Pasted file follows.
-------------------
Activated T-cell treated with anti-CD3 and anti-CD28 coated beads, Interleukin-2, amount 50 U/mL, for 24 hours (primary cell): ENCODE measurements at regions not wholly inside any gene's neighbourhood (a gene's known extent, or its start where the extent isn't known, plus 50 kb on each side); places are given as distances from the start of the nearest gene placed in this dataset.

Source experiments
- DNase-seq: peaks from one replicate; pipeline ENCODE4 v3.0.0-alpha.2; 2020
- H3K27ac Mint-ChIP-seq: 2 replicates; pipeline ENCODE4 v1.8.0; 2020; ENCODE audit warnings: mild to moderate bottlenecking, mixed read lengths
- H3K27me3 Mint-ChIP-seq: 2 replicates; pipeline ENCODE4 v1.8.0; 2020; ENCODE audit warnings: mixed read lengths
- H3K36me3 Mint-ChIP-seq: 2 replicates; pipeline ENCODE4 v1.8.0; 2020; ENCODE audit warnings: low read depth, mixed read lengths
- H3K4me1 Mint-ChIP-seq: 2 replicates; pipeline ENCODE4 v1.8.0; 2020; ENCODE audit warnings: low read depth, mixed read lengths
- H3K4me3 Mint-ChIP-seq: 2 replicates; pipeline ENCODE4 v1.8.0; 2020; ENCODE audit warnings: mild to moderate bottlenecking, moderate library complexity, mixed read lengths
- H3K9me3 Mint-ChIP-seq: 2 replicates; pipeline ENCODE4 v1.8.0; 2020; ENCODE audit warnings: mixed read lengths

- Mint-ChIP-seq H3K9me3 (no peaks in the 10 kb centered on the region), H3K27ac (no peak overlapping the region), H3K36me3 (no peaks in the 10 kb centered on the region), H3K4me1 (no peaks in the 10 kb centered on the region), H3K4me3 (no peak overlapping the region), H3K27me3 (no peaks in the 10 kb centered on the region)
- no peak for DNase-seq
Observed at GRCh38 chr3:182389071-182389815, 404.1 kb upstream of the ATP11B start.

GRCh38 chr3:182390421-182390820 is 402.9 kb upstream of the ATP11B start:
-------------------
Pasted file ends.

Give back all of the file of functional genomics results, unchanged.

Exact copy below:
Activated T-cell treated with anti-CD3 and anti-CD28 coated beads, Interleukin-2, amount 50 U/mL, for 24 hours (primary cell): ENCODE measurements at regions not wholly inside any gene's neighbourhood (a gene's known extent, or its start where the extent isn't known, plus 50 kb on each side); places are given as distances from the start of the nearest gene placed in this dataset.

Source experiments
- DNase-seq: peaks from one replicate; pipeline ENCODE4 v3.0.0-alpha.2; 2020
- H3K27ac Mint-ChIP-seq: 2 replicates; pipeline ENCODE4 v1.8.0; 2020; ENCODE audit warnings: mild to moderate bottlenecking, mixed read lengths
- H3K27me3 Mint-ChIP-seq: 2 replicates; pipeline ENCODE4 v1.8.0; 2020; ENCODE audit warnings: mixed read lengths
- H3K36me3 Mint-ChIP-seq: 2 replicates; pipeline ENCODE4 v1.8.0; 2020; ENCODE audit warnings: low read depth, mixed read lengths
- H3K4me1 Mint-ChIP-seq: 2 replicates; pipeline ENCODE4 v1.8.0; 2020; ENCODE audit warnings: low read depth, mixed read lengths
- H3K4me3 Mint-ChIP-seq: 2 replicates; pipeline ENCODE4 v1.8.0; 2020; ENCODE audit warnings: mild to moderate bottlenecking, moderate library complexity, mixed read lengths
- H3K9me3 Mint-ChIP-seq: 2 replicates; pipeline ENCODE4 v1.8.0; 2020; ENCODE audit warnings: mixed read lengths

- Mint-ChIP-seq H3K9me3 (no peaks in the 10 kb centered on the region), H3K27ac (no peak overlapping the region), H3K36me3 (no peaks in the 10 kb centered on the region), H3K4me1 (no peaks in the 10 kb centered on the region), H3K4me3 (no peak overlapping the region), H3K27me3 (no peaks in the 10 kb centered on the region)
- no peak for DNase-seq
Observed at GRCh38 chr3:182389071-182389815, 404.1 kb upstream of the ATP11B start.

GRCh38 chr3:182390421-182390820 is 402.9 kb upstream of the ATP11B start: